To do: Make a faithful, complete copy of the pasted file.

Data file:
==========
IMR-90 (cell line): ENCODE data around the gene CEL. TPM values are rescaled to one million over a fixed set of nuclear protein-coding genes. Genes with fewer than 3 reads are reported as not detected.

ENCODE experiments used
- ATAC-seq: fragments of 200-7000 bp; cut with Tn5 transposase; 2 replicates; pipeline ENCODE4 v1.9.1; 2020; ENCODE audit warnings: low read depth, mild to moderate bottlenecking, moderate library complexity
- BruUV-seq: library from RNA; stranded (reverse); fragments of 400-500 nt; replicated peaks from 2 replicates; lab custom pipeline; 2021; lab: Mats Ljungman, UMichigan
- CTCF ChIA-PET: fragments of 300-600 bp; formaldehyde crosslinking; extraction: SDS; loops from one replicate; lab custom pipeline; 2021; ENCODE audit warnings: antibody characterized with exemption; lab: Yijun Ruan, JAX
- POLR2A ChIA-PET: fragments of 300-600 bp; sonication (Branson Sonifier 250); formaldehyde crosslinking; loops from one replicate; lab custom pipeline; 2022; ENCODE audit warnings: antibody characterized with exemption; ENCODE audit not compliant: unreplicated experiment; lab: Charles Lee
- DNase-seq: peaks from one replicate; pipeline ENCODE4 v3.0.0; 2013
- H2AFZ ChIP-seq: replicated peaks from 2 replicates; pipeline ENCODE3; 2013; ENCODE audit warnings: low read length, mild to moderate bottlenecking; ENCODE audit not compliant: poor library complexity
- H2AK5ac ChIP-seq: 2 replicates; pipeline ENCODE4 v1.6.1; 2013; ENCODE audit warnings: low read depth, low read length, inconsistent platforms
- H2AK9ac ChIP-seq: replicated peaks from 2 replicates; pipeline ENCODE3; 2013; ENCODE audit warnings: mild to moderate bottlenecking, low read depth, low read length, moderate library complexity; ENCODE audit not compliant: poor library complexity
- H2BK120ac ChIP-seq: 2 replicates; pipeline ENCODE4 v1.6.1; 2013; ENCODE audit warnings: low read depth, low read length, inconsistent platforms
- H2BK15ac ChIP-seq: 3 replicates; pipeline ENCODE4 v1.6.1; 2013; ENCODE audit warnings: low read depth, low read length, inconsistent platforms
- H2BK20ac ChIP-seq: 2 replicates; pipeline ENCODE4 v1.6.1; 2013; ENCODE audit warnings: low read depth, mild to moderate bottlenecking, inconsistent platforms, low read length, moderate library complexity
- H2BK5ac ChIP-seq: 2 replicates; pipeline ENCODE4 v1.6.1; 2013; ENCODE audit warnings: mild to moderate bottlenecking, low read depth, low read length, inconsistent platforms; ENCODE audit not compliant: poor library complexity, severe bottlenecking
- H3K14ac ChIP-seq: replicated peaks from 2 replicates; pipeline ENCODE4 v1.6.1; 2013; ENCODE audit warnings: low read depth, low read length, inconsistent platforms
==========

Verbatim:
IMR-90 (cell line): ENCODE data around the gene CEL. TPM values are rescaled to one million over a fixed set of nuclear protein-coding genes. Genes with fewer than 3 reads are reported as not detected.

ENCODE experiments used
- ATAC-seq: fragments of 200-7000 bp; cut with Tn5 transposase; 2 replicates; pipeline ENCODE4 v1.9.1; 2020; ENCODE audit warnings: low read depth, mild to moderate bottlenecking, moderate library complexity
- BruUV-seq: library from RNA; stranded (reverse); fragments of 400-500 nt; replicated peaks from 2 replicates; lab custom pipeline; 2021; lab: Mats Ljungman, UMichigan
- CTCF ChIA-PET: fragments of 300-600 bp; formaldehyde crosslinking; extraction: SDS; loops from one replicate; lab custom pipeline; 2021; ENCODE audit warnings: antibody characterized with exemption; lab: Yijun Ruan, JAX
- POLR2A ChIA-PET: fragments of 300-600 bp; sonication (Branson Sonifier 250); formaldehyde crosslinking; loops from one replicate; lab custom pipeline; 2022; ENCODE audit warnings: antibody characterized with exemption; ENCODE audit not compliant: unreplicated experiment; lab: Charles Lee
- DNase-seq: peaks from one replicate; pipeline ENCODE4 v3.0.0; 2013
- H2AFZ ChIP-seq: replicated peaks from 2 replicates; pipeline ENCODE3; 2013; ENCODE audit warnings: low read length, mild to moderate bottlenecking; ENCODE audit not compliant: poor library complexity
- H2AK5ac ChIP-seq: 2 replicates; pipeline ENCODE4 v1.6.1; 2013; ENCODE audit warnings: low read depth, low read length, inconsistent platforms
- H2AK9ac ChIP-seq: replicated peaks from 2 replicates; pipeline ENCODE3; 2013; ENCODE audit warnings: mild to moderate bottlenecking, low read depth, low read length, moderate library complexity; ENCODE audit not compliant: poor library complexity
- H2BK120ac ChIP-seq: 2 replicates; pipeline ENCODE4 v1.6.1; 2013; ENCODE audit warnings: low read depth, low read length, inconsistent platforms
- H2BK15ac ChIP-seq: 3 replicates; pipeline ENCODE4 v1.6.1; 2013; ENCODE audit warnings: low read depth, low read length, inconsistent platforms
- H2BK20ac ChIP-seq: 2 replicates; pipeline ENCODE4 v1.6.1; 2013; ENCODE audit warnings: low read depth, mild to moderate bottlenecking, inconsistent platforms, low read length, moderate library complexity
- H2BK5ac ChIP-seq: 2 replicates; pipeline ENCODE4 v1.6.1; 2013; ENCODE audit warnings: mild to moderate bottlenecking, low read depth, low read length, inconsistent platforms; ENCODE audit not compliant: poor library complexity, severe bottlenecking
- H3K14ac ChIP-seq: replicated peaks from 2 replicates; pipeline ENCODE4 v1.6.1; 2013; ENCODE audit warnings: low read depth, low read length, inconsistent platforms